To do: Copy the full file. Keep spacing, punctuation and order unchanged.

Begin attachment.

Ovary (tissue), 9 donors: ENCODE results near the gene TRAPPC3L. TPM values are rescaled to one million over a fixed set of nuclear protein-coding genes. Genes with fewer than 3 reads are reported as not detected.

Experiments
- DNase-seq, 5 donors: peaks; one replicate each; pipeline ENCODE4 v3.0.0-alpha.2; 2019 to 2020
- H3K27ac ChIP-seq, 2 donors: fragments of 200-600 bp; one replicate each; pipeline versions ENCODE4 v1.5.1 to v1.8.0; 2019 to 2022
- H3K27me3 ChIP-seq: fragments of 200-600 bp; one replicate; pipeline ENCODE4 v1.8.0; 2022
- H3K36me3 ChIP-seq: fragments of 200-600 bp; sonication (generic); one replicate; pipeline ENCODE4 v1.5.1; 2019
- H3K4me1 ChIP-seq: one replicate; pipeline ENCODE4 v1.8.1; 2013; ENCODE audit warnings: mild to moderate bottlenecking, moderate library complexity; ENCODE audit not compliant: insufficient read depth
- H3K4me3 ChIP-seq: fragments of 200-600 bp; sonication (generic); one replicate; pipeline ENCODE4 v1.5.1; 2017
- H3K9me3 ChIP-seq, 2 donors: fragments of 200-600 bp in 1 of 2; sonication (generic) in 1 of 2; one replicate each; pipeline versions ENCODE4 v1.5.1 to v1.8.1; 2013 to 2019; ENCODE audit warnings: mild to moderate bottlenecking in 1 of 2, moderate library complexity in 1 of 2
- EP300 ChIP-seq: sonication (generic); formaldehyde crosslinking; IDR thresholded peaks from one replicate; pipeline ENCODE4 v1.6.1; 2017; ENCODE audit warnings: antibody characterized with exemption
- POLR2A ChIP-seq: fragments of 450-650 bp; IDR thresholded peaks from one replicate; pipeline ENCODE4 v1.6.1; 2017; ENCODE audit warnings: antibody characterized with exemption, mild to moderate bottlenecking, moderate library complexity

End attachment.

Ovary (tissue), 9 donors: ENCODE results near the gene TRAPPC3L. TPM values are rescaled to one million over a fixed set of nuclear protein-coding genes. Genes with fewer than 3 reads are reported as not detected.

Experiments
- DNase-seq, 5 donors: peaks; one replicate each; pipeline ENCODE4 v3.0.0-alpha.2; 2019 to 2020
- H3K27ac ChIP-seq, 2 donors: fragments of 200-600 bp; one replicate each; pipeline versions ENCODE4 v1.5.1 to v1.8.0; 2019 to 2022
- H3K27me3 ChIP-seq: fragments of 200-600 bp; one replicate; pipeline ENCODE4 v1.8.0; 2022
- H3K36me3 ChIP-seq: fragments of 200-600 bp; sonication (generic); one replicate; pipeline ENCODE4 v1.5.1; 2019
- H3K4me1 ChIP-seq: one replicate; pipeline ENCODE4 v1.8.1; 2013; ENCODE audit warnings: mild to moderate bottlenecking, moderate library complexity; ENCODE audit not compliant: insufficient read depth
- H3K4me3 ChIP-seq: fragments of 200-600 bp; sonication (generic); one replicate; pipeline ENCODE4 v1.5.1; 2017
- H3K9me3 ChIP-seq, 2 donors: fragments of 200-600 bp in 1 of 2; sonication (generic) in 1 of 2; one replicate each; pipeline versions ENCODE4 v1.5.1 to v1.8.1; 2013 to 2019; ENCODE audit warnings: mild to moderate bottlenecking in 1 of 2, moderate library complexity in 1 of 2
- EP300 ChIP-seq: sonication (generic); formaldehyde crosslinking; IDR thresholded peaks from one replicate; pipeline ENCODE4 v1.6.1; 2017; ENCODE audit warnings: antibody characterized with exemption
- POLR2A ChIP-seq: fragments of 450-650 bp; IDR thresholded peaks from one replicate; pipeline ENCODE4 v1.6.1; 2017; ENCODE audit warnings: antibody characterized with exemption, mild to moderate bottlenecking, moderate library complexity